Emily: No. Yes, all I was going to say to that is just a comment of yes, exactly, that I think, often in monogamous tropes, as well, the indicator that a relationship is good, or that it has succeeded, is just the length of time in which you are with that person. Unfortunately, that probably also goes along in polyamory as well. Like, oh, well, clearly, our relationship is great because we've sustained even challenges that have happened over many years or whatever. But that doesn't really necessarily that's not a necessary indicator for whether or not the relationship is good or serving you, as you said.

Dedeker: Right, definitely.

Jase: Yes. I've also, with that seeking out experienced partners thing, I feel like there's also, for people listening, I think, some responsibility to take if you are the person in that more experienced position. Because it's something that I noticed, especially in the past couple of years. That if-- like with new partners, I would find them expecting me to have all the answers or to tell them how to do polyamory right. Before I realized that was happening, I don't think I was as aware of how to address it. But since starting to notice that I'm like, oh, hey, I'm not the expert on this. This is your relationship too. I want you to be an equal part in this.

Yes, people will try to just give that to you and I'm like, maybe what's right for me isn't what's right for you. I don't want to think just because I'm more experienced that my way is better somehow.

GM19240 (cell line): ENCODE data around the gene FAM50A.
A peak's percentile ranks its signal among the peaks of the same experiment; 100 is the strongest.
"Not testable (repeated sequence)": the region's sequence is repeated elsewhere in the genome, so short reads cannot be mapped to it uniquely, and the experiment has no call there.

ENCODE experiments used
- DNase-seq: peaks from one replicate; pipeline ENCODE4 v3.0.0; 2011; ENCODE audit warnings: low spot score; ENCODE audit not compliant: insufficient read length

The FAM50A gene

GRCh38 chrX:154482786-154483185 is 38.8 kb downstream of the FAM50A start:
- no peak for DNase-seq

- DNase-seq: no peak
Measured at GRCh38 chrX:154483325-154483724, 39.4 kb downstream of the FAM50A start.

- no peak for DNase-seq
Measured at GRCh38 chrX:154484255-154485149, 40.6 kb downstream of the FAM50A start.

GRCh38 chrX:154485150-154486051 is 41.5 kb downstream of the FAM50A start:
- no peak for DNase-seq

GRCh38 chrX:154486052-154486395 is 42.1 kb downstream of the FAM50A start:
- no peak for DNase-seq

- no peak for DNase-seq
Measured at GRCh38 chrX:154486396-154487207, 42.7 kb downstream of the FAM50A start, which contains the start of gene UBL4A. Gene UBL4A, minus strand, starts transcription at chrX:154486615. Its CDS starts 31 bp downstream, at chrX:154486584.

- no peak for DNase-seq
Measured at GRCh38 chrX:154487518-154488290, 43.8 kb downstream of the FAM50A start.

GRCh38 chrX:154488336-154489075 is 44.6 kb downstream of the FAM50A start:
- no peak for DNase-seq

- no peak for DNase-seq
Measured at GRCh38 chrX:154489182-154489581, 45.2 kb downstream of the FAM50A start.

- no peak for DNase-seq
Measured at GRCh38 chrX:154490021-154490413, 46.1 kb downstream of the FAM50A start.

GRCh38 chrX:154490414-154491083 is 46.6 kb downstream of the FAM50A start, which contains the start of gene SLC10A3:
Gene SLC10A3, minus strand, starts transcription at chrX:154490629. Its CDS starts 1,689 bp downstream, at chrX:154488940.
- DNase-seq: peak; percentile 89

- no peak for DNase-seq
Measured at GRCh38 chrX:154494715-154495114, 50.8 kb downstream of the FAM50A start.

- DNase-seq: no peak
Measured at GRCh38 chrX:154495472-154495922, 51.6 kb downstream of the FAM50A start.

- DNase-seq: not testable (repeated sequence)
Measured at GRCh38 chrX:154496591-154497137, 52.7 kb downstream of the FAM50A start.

Dedeker: Okay, well, actually, I think that's a different follow-up question that I can ask Lola specifically is because okay, the four of us are here and we're in this somewhat unique position of being people who like talk and write and produce content about non-monogamous relationships. There's always going to be some effect of that on one's personal life and relationships. Like Jase's experience of new partners expecting, "oh, yes, Jase will have all the answers and he's going to know how to do this." I know for myself, I find myself getting really self-conscious. If I have a new partner, I'm usually like, can you read a different book other than mine, actually? I'm really flattered that you want to read my content but please like I don't want to get into a position of feeling like there's a weird dynamic of I'm the one who dictates the right or wrong way to do this. Is that something that you've come across in your personal relationships, Lola?